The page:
There is another possible solution – Virginity was illegal in Rome, is the U.S. re-branding?

5 Responses to Washington Post: Get Rid of Virginity

  1. Joe Adams says:

    And the comparisons of the U.S. to Rome continue to be made. And I think they are justified.

    One point I noticed that Ms. Valenti made that I wanted to harp on, but in a different way. “Her thesis is that we harm our teens by abstinence programs that use pledges to assist in encouraging the youth to stay pure.” Pledges are about as useful as New Year’s Resolutions. By the time we get to February you barely remember what you set out to do just 4 weeks previous. Pledges carry no weight to them, there is no repercussion for not doing it. You simply continue on doing what you normally would have done and blend in with the other cattle being led to the proverbial moral slaughter. I honestly don’t think there is enough fear being put into people’s minds about the consequences of actions or even in-actions. But, of course, I am preaching to the choir.

  2. Jerry says:

    Here’s my single question for those boneheads-“Why is it we can teach our kids not to smoke-cause it’s bad for them or drink sugary sodas-cause it’s bad for them, but we can’t teach them that sex outside of marriage is bad for them?”

  3. OK good to see- new blogs are always helpful! Blessings.

  4. Bob says:

    This is like saying: “Well, people murder so why not just make it legal so people will stop feeling bad about doing it.” This kind of moral ineptitude just doesn’t cut it in reality. It is in fact this kind of amoralism that has gotten us to the place where we are today. The solution to the world’s problems isn’t MORE selfishness, it is less. Until they realize that and start preaching it (and practicing it), I fear this country will continue to crumble.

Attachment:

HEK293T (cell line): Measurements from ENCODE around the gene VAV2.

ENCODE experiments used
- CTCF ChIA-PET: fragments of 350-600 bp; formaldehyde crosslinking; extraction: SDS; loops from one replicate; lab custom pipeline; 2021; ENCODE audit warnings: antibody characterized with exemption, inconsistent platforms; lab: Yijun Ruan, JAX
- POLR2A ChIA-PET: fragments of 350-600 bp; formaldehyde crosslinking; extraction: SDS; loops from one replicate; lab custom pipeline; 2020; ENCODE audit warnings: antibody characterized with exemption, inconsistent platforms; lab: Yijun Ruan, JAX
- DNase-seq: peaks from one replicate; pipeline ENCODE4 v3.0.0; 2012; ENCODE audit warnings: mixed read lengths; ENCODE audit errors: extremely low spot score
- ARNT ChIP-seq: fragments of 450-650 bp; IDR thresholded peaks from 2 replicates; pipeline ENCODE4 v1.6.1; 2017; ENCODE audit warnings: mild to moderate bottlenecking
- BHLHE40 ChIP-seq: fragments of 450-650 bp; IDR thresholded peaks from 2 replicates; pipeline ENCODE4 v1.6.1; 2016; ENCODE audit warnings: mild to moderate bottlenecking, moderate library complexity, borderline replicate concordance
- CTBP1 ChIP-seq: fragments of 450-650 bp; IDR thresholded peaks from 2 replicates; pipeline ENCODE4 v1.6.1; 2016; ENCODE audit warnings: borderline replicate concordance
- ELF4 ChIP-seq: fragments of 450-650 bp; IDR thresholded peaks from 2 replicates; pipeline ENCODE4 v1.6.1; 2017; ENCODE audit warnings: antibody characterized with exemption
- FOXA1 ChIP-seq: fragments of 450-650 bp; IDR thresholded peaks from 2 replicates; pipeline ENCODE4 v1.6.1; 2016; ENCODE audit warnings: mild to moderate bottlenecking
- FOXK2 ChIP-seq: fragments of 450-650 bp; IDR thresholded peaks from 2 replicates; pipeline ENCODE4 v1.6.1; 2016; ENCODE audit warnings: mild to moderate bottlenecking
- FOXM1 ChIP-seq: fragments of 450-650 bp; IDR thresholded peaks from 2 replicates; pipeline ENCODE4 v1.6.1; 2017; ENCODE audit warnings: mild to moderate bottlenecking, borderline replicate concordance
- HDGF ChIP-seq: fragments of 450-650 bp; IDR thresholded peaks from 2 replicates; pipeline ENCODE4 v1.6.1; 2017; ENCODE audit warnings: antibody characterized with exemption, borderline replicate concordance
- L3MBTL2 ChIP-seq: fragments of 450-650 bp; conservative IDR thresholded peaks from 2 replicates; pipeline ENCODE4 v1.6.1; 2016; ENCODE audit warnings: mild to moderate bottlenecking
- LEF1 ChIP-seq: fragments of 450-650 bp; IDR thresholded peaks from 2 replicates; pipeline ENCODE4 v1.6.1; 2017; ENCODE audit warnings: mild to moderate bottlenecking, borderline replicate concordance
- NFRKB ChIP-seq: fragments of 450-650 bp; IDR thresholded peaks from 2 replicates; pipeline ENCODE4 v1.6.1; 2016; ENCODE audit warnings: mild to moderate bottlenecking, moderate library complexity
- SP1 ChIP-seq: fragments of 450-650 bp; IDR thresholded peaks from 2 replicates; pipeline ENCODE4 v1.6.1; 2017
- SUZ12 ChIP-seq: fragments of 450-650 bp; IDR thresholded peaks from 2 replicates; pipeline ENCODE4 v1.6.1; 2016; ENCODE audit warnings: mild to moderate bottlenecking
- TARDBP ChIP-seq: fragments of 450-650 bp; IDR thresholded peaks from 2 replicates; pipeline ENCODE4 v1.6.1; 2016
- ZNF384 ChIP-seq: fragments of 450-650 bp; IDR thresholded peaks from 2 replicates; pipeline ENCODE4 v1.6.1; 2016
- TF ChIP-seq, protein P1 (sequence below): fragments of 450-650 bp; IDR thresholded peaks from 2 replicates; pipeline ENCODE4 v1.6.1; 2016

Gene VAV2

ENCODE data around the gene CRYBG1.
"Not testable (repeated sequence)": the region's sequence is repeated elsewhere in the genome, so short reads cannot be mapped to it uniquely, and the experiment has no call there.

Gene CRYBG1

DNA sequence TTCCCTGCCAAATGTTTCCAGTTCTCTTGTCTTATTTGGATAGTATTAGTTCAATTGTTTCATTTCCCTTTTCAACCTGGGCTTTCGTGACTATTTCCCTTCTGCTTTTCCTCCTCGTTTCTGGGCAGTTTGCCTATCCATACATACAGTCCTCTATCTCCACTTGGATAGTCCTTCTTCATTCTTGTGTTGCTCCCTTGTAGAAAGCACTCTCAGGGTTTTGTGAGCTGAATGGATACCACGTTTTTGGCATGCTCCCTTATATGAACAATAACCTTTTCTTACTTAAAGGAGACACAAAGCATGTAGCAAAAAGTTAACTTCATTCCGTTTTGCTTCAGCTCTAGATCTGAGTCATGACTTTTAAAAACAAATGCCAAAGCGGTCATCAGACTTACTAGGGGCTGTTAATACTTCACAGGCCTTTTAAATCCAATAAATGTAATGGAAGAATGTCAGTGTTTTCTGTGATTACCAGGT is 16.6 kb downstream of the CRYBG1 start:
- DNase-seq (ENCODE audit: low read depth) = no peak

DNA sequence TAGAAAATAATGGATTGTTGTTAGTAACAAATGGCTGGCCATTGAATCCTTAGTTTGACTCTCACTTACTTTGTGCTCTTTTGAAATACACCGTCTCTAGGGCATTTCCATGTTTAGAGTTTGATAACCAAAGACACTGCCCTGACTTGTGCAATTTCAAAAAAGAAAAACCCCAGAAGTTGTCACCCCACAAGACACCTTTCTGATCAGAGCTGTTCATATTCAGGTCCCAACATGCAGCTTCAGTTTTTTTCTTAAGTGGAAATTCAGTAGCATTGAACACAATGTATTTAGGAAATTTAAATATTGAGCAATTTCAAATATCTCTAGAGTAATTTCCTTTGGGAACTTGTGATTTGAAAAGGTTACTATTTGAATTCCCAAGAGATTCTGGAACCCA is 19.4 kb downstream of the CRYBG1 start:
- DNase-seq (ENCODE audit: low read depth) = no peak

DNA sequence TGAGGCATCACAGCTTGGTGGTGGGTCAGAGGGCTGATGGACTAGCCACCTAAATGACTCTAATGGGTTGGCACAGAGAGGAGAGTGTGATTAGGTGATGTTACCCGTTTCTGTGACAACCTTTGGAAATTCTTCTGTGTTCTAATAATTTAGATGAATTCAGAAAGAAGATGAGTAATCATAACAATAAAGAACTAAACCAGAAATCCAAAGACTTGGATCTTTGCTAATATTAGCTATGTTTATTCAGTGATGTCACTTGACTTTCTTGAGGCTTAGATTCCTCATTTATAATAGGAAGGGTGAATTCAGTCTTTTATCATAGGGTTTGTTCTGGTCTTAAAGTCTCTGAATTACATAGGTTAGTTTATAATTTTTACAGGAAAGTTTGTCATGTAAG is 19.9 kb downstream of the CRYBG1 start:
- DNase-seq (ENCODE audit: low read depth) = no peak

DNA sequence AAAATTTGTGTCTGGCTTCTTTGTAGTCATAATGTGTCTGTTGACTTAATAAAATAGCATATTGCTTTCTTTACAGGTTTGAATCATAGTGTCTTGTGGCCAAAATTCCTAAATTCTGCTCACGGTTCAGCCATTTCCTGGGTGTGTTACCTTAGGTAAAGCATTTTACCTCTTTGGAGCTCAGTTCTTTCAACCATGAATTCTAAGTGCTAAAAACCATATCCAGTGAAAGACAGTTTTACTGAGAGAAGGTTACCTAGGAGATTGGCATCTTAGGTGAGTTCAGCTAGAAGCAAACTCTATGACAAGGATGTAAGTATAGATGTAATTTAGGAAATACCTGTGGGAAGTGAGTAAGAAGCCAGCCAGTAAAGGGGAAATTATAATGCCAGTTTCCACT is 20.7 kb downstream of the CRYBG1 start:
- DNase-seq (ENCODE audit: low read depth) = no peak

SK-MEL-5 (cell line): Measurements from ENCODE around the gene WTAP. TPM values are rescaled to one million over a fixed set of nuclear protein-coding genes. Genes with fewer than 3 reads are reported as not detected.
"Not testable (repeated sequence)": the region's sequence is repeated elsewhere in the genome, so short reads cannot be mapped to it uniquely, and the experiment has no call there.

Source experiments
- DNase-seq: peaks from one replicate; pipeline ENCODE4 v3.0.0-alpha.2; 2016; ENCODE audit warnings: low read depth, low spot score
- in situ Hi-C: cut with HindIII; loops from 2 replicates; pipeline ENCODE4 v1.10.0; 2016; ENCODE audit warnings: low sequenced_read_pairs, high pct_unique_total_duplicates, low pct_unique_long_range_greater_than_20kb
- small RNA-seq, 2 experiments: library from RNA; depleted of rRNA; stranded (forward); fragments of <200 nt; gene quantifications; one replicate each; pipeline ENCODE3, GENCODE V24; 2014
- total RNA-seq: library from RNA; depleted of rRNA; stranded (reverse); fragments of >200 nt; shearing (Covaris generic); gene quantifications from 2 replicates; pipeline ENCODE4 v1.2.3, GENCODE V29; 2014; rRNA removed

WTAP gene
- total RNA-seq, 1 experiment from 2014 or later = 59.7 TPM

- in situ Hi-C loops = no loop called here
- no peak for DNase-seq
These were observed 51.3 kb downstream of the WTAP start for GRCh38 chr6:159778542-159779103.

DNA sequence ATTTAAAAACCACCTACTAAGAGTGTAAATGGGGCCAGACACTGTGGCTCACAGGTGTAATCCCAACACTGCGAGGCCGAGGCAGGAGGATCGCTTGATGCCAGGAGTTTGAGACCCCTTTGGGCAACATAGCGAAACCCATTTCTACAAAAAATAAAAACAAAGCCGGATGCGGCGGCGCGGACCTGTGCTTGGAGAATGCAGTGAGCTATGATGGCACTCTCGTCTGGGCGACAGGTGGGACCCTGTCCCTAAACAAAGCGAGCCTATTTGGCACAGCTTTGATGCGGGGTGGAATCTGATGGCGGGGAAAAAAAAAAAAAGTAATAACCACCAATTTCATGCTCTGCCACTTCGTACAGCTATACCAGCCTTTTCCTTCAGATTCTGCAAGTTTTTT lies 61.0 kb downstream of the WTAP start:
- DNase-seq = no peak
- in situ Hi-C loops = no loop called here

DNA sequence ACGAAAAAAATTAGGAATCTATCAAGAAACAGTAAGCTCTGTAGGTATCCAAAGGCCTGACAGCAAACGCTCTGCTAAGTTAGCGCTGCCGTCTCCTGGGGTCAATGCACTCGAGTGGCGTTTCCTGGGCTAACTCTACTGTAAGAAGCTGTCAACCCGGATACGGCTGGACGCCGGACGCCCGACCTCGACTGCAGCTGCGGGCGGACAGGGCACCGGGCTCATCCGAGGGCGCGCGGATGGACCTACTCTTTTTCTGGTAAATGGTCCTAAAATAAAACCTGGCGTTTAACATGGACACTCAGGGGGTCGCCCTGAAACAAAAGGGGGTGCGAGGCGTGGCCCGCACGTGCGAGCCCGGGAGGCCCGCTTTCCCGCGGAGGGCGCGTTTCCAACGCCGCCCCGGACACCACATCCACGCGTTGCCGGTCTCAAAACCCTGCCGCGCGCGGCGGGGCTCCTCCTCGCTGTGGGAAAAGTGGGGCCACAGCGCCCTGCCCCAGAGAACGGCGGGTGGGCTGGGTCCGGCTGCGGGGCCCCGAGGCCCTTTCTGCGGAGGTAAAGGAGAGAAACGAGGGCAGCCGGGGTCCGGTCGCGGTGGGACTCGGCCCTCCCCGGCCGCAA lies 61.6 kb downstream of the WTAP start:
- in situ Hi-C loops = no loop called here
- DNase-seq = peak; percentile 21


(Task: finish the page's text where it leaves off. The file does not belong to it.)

5. Mrs. Nod says:

    “The Reed of God” book (a meditation on Mary) discusses society’s warped image of virginity as hard, bitterly, un-ripe apples instead of its true beauty. I don’t have the book beside me or I would quote it. It has lovely imagery.

    I have long noted that Christianity is a hard sell. The paradox of the Cross. You want true joy. Here, suffer for it. The immorality of today is a symptom of pain. Escapism. People are trying to “feel better,” to escape their painful realities. And for a short time, it seems to work. But that is an illusion.

    During one of the harder periods of my walk, when depression drained all my emotional hope, I remember commenting to Mrs. Q that what choice did I have but to continuing “walking forward.” My “choice” was to seek temporary escape by some “vice” (ex. alcohol) or to continue on and hope that God would eventually give me the “emotional” joy to make the walk less burdensome. I’ve seen the damage that those vices do (alcoholism), so the “choice” was no choice. It was a test of love as an act of the WILL.